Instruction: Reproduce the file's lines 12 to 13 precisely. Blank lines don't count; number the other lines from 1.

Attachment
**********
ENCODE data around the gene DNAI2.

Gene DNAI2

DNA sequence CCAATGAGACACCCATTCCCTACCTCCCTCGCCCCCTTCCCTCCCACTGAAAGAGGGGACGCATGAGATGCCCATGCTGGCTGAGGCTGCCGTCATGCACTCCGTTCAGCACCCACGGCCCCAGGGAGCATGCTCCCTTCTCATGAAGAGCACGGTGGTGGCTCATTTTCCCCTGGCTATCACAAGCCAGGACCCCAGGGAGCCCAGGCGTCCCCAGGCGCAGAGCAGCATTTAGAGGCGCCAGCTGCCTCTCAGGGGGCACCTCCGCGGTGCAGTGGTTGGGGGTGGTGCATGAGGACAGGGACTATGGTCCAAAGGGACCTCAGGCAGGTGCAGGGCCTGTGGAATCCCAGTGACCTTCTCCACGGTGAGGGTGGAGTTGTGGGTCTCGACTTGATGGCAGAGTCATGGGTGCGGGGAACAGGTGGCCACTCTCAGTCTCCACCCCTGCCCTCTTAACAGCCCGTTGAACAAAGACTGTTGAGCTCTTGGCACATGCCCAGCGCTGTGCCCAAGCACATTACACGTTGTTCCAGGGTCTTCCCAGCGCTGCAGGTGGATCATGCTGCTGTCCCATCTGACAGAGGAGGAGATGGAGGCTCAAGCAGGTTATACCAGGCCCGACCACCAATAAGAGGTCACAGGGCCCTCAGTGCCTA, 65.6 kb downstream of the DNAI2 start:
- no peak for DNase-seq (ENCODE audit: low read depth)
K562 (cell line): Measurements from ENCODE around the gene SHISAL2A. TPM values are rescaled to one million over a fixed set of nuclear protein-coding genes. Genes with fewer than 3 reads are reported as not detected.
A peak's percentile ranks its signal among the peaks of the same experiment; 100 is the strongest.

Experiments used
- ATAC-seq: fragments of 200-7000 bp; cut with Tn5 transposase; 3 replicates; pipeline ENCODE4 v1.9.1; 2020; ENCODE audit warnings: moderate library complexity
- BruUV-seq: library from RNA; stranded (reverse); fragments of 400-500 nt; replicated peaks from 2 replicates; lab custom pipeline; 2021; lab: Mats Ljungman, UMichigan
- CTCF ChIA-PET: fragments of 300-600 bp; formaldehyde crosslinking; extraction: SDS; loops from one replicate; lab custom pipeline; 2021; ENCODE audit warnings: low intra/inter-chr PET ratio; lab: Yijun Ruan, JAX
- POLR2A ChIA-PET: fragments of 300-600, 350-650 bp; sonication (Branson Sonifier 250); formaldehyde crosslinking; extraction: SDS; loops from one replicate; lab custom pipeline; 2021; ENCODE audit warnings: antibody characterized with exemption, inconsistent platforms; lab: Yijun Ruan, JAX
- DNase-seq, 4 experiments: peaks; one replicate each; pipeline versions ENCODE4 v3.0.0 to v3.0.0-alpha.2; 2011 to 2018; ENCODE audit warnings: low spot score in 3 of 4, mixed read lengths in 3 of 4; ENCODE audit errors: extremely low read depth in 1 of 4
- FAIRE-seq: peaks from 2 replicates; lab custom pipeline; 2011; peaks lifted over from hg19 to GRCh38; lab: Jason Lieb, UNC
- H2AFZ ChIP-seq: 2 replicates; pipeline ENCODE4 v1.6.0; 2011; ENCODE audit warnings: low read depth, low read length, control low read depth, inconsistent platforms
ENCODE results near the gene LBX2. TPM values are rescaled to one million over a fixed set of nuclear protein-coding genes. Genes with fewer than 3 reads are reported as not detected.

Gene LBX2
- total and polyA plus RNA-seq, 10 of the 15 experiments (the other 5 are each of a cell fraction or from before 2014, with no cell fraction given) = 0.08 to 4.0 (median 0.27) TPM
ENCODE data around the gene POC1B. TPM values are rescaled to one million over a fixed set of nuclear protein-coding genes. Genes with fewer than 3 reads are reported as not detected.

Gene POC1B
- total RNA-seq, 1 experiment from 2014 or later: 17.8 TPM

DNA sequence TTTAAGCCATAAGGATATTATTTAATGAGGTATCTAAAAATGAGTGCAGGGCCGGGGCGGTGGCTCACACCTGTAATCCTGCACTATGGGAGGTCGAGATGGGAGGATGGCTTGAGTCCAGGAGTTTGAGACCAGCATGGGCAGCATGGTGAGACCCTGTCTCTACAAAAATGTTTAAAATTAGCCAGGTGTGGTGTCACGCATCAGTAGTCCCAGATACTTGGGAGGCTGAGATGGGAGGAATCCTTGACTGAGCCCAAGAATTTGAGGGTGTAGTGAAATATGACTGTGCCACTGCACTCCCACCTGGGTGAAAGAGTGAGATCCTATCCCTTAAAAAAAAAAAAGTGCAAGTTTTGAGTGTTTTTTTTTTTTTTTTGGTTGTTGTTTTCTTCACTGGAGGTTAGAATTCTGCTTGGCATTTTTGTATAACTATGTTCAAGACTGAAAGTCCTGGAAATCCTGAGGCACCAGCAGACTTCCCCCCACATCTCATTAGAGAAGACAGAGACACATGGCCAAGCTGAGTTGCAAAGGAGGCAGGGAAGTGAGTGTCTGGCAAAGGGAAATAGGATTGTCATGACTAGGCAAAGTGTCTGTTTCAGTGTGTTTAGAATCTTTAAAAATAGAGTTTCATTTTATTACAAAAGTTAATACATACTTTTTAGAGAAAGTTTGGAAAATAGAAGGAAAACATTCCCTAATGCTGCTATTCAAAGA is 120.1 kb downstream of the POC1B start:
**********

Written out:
- DNase-seq, 4 experiments: peaks; one replicate each; pipeline versions ENCODE4 v3.0.0 to v3.0.0-alpha.2; 2011 to 2018; ENCODE audit warnings: low spot score in 3 of 4, mixed read lengths in 3 of 4; ENCODE audit errors: extremely low read depth in 1 of 4
- FAIRE-seq: peaks from 2 replicates; lab custom pipeline; 2011; peaks lifted over from hg19 to GRCh38; lab: Jason Lieb, UNC